- Yg. 1929, No. 12 -
The Social Democratic Party of Germany has a year of the most brilliant external advancement behind it. It has succeeded in the May elections, over 9,1 million votes, which are 153 Reichstag mandates to unite, thus achieving a vote gain of 16 percent. The number of members has increased from 1928 867 to 671 937 in the year 381; So an increase of 69 710 members has been achieved. The revenue has grown to the huge sum of over 10,25 million marks a year, of which the districts alone have raised nearly 7 million marks (in the year 1927: 5,6) from their own funds. Out of these 10 million marks, 1928 2,6 could be spent for the elections. The Social Democracy has 196 newspapers with mostly own independent printing houses. The party's Jungbrunn, the "Socialist Workers Youth", has gained some 1928 5 members around 000 (its first significant increase since the inflation years) and today counts 54 000 members, with only a young member joining 17 old members. The SPD-affiliated so-called "free" unions have a membership of over 4,5 millions. In the first half of 1928, the associations of the ADGB 255 000 have gained new members. The ADGB has 98 press organs with a circulation of 6,9 millions. Belonging to the circle of social democracy are also the workers-cultural and sports organizations (the sports movement with 1,2 million members alone), as well as the consumer cooperative movement and the 1924-founded Bank of Workers, Employees and Officials with an annual turnover of over 2 billion marks and with 117 million deposits and deposits. The bank has increased its share capital from 1928 to 4 million marks at the end of 12.
This is largely the graphic image of the Social Democratic Party of Germany. The small "Communist League" from the days of Marx has become a gigantic colossus. The organizational structure of the SPD demands admiration and recognition. Achieving these huge numbers is the work of diligent cell work, the success of the most zealous Party officials.
And despite all (or just because of that?) The momentum of the party has flagged, the actual influence of the mammoth party on the general German economic apparatus stands in stark contrast to these membership and turnover figures. The party has put on fat, it has become sedate over the years and basks in the glory of the numbers. But at the same time the character of the party has fundamentally changed. It affirms the present state and seeks to conquer it from the inside, but does not notice that the capitalist state makes the party submissive for its own benefit. Hermann Müller declares in a parliamentary speech that Wehrmacht questions may no longer be a party matter and receives from the German Nationalist deputy v. Lettow-Vorbeck promptly praised this statement of patriotism. Severing, the former hope of all Republicans, makes an arbitration award in the large Ruhr workers lockout, which represents a cautious estimate of a private processing plant in the Ruhr an additional burden of 1,5 to 1,8 percent over the old wage bill. Severing attributes this more than dubious deed to that of a leader who "sometimes has to swim against the tide," as he proudly proclaimed in a speech at a Reichsbannertagung in Essen. And in the ignominious battleship scandal, the biggest chance ever given to a party is to be able to take on a leisurely, legislated, life-long government task of slowly conquering the state. Instead of putting the bourgeois ministerial colleagues before the alternative, in a new election campaign under the slogan "for or against battleship" or to vote for the immediate cessation of battleship construction, one speaks of realpolitik necessities that require just the participation in a coalition government.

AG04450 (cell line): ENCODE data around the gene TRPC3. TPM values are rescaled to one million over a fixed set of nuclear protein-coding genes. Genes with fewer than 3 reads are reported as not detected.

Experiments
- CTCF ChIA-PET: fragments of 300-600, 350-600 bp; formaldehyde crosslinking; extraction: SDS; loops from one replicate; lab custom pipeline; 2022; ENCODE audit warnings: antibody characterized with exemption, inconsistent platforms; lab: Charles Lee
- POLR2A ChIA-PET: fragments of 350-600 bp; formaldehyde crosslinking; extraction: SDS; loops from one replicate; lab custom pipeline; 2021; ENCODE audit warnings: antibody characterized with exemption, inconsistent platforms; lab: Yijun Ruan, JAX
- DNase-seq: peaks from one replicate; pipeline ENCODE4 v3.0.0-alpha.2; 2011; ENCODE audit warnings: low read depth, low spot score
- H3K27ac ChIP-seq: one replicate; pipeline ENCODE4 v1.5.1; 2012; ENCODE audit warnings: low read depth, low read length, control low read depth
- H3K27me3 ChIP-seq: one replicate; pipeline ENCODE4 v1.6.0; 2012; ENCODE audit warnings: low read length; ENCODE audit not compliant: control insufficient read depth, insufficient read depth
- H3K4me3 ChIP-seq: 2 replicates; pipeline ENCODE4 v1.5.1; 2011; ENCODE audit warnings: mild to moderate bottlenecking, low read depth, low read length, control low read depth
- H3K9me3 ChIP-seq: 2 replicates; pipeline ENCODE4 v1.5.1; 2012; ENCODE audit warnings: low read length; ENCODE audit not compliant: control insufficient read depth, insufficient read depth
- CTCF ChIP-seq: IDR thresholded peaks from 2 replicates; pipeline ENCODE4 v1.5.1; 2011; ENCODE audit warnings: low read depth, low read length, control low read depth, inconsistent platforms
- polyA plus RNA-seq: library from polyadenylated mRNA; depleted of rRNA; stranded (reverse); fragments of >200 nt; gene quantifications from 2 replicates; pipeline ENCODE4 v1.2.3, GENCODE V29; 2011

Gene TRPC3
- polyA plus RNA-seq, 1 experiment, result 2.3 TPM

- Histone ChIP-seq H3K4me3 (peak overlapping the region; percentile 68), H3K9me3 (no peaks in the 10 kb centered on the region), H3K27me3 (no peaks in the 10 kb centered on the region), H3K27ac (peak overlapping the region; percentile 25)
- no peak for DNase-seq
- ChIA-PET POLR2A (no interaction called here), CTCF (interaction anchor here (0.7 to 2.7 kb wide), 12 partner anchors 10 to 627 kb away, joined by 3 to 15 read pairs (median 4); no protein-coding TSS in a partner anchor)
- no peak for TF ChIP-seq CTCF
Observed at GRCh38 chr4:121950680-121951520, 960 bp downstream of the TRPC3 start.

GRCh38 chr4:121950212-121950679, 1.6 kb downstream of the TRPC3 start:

It is true that it is not unrecognized that the activity of Otto Braun, the most energetic and prominent politician in Germany alongside Stresemann, was and is relatively successful in the Prussian government. Nor is it misunderstood that Hilferding attempted to establish and subsequently defend his budget for a social arrangement (see the attempt to reduce the income tax rate, increase inheritance tax and beer tax). Severing's initiative was also acknowledged in the attempt to eliminate the Teno, even though it had failed. Also Wissell has enforced a lot, so the law on the outraged. But all in all, this participation in the coalition government to this day is a long string of blatant failures, all the more serious because they discredit the whole party as such in its program setting and practical work.
Hermann Mueller has failed in practical leadership, and his socialism, even the most reformist, no one believes him today. He is to be attributed to bourgeois liberalism. It's like this: you try to do realpolitik and you forget the realities. One speaks of concessions, but it is defeats. They call necessities, which are in reality prizes of socialist doctrines. They want to drive the devil out, but they use Beelzebubs.
However, there is a small group in the SPD that recognizes what is: it is the circle around Paul Levi. That's why they call these men "utopians". But what use is the little group in the middle of the giant herd? It is used very skillfully from time to time as a revolutionary pretension horse (see the mutiny on the occasion of the battleship scandal) in order to avoid the complete unmasking of the party; there will also be sharp arguments with this left-wing wing at the coming congress (the petition of a district attests, for example, to the "ministerial comrades" dissatisfaction with their work hitherto performed) - but all this will not prevent the SPD from going to bourgeoisie which she has succeeded so far.
Or will the clayey colossus still grow iron feet?
1929, 12 Ludwig Kuttner